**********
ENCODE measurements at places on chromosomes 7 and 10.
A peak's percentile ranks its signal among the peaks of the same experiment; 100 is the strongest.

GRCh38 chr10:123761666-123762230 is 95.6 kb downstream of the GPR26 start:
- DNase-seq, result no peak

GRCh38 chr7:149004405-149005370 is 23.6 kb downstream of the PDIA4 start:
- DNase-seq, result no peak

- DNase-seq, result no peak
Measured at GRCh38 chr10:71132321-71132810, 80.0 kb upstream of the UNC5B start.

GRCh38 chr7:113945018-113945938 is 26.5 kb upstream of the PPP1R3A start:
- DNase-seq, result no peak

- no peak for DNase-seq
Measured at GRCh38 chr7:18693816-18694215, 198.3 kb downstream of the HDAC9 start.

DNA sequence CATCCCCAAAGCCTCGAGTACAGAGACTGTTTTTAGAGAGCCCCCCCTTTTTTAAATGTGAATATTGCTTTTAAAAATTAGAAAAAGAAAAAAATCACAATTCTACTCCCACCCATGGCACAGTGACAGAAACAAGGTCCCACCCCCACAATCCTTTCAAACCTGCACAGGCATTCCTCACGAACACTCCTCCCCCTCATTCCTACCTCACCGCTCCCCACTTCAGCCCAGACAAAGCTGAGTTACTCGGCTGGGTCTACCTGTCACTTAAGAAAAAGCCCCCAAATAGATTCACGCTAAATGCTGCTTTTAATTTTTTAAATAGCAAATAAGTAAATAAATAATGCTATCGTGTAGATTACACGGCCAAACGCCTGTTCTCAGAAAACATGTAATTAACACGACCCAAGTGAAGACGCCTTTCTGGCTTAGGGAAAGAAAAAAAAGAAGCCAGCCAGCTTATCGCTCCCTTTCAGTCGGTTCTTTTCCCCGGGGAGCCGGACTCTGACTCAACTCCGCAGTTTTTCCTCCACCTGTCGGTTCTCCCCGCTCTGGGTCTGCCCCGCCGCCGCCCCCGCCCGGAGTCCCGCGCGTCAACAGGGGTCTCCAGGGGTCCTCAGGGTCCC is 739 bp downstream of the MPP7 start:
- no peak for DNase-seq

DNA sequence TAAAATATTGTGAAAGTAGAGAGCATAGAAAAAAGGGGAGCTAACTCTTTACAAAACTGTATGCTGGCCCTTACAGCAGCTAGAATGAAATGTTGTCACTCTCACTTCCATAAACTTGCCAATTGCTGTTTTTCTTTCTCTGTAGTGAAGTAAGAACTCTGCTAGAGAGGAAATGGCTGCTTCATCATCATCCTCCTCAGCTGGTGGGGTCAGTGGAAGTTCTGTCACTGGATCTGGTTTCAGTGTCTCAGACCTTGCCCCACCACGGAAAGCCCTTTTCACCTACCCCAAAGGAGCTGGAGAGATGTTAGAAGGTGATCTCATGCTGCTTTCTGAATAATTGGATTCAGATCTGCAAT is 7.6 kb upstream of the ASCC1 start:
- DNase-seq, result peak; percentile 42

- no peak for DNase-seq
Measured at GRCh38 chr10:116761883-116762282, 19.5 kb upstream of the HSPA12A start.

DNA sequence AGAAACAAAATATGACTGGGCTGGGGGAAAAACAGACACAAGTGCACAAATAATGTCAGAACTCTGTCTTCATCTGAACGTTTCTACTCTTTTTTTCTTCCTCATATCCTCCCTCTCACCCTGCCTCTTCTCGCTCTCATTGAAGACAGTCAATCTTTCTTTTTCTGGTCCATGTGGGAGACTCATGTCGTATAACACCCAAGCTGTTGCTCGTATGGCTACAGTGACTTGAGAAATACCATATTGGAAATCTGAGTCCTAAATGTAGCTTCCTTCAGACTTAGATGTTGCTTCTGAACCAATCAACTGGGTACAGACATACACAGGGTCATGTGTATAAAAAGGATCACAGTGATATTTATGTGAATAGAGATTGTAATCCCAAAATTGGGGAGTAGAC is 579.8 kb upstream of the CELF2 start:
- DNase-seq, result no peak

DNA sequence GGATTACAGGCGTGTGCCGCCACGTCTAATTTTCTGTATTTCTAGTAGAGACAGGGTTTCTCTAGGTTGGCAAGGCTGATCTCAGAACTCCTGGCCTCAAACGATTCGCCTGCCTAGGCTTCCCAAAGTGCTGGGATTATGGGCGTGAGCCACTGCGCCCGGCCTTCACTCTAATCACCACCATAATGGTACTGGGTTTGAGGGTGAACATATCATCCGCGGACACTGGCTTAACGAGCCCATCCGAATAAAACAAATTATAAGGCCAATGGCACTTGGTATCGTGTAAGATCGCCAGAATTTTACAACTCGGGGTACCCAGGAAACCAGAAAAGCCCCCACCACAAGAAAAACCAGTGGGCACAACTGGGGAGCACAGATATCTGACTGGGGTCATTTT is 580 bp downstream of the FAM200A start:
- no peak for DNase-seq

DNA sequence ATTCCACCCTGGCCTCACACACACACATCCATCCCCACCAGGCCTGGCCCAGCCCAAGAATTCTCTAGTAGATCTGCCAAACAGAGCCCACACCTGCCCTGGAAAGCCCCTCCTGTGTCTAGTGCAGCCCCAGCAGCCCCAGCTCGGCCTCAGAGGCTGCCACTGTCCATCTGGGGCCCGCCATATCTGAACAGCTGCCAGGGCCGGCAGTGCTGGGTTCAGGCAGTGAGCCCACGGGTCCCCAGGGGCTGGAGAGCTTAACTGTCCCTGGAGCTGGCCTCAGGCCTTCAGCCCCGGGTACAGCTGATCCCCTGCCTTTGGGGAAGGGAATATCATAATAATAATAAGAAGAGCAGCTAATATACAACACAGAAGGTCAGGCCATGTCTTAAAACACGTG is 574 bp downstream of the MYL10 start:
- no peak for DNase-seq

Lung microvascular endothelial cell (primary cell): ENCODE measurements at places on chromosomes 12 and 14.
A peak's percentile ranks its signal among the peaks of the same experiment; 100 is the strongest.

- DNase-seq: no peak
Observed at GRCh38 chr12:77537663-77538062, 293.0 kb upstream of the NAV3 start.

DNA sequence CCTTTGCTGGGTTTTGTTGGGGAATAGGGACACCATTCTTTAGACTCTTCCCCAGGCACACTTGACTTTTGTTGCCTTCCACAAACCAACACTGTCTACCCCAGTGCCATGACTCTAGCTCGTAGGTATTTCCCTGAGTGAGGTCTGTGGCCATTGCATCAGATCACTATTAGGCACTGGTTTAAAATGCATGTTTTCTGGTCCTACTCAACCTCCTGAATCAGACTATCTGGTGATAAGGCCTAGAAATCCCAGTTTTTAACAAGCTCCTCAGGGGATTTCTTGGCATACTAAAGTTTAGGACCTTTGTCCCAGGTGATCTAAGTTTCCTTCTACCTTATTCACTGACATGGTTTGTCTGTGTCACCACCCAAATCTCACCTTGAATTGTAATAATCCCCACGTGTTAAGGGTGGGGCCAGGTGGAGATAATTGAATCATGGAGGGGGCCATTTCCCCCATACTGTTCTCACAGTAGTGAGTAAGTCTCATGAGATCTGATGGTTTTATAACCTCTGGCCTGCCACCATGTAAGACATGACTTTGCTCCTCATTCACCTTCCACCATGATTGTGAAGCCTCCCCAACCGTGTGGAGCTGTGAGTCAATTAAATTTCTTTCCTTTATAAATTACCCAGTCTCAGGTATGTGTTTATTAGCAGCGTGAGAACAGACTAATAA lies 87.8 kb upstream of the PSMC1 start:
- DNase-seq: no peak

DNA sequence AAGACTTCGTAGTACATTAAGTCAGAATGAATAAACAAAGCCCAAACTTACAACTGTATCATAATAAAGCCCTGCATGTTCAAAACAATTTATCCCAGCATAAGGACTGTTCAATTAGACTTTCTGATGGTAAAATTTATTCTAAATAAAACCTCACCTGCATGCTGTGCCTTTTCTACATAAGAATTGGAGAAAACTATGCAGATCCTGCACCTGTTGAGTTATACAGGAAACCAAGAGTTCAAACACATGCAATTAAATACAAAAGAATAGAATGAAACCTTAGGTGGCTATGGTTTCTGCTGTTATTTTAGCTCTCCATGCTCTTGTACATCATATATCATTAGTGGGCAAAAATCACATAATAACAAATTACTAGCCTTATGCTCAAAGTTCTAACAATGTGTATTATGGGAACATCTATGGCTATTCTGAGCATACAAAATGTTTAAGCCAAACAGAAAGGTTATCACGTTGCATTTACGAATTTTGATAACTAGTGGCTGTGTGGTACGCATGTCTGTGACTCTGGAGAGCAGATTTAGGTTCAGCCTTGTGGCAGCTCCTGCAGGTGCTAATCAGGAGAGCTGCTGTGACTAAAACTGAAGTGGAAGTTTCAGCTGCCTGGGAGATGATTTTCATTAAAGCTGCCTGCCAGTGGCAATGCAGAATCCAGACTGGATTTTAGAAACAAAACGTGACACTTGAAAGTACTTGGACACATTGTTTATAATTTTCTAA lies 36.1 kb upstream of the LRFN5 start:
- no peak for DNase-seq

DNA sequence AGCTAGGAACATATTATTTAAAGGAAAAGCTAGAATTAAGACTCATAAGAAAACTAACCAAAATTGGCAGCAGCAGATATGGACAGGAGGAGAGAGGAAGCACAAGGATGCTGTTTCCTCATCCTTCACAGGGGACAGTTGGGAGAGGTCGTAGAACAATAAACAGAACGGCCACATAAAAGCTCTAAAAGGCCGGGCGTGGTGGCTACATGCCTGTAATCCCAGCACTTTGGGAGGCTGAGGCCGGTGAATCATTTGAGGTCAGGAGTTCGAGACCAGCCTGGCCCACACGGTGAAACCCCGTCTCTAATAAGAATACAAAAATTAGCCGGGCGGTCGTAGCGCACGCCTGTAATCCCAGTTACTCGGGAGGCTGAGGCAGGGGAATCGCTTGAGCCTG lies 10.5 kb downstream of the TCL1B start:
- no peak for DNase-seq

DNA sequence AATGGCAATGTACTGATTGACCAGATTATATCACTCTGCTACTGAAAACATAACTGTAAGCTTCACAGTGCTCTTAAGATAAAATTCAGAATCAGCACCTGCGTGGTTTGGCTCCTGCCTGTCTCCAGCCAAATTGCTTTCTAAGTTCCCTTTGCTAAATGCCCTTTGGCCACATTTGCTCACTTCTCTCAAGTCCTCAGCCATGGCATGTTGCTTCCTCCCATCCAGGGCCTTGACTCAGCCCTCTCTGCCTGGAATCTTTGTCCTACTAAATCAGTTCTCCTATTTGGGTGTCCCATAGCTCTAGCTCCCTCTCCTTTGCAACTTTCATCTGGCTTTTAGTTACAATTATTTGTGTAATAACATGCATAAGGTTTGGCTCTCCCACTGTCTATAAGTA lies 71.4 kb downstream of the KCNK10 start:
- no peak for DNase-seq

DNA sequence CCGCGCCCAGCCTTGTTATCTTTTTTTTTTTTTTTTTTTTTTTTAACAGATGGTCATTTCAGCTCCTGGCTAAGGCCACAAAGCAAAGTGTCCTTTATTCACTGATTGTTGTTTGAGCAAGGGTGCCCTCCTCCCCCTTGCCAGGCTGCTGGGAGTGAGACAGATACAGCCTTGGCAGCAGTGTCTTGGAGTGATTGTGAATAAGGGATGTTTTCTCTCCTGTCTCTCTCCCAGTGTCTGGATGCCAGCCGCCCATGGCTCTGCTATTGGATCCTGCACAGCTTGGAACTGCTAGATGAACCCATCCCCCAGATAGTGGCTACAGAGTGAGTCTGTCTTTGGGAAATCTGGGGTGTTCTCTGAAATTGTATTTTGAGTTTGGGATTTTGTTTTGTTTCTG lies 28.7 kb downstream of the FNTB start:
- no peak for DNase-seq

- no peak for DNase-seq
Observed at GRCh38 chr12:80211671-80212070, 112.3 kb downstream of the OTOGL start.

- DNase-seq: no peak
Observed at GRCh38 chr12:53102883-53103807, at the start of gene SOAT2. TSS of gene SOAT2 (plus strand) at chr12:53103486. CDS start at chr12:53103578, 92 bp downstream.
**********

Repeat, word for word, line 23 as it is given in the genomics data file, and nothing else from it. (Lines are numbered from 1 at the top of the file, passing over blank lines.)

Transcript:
DNA sequence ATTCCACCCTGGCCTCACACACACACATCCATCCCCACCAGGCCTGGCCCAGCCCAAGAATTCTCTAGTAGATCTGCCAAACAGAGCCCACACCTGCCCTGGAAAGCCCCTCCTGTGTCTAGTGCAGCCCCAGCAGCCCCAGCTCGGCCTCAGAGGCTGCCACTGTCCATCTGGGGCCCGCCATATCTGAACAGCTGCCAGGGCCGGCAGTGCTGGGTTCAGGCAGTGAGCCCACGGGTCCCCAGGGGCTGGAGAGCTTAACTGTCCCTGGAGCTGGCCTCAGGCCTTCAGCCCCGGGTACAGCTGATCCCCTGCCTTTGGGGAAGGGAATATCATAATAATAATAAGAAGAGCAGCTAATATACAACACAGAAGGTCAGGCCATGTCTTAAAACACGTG is 574 bp downstream of the MYL10 start: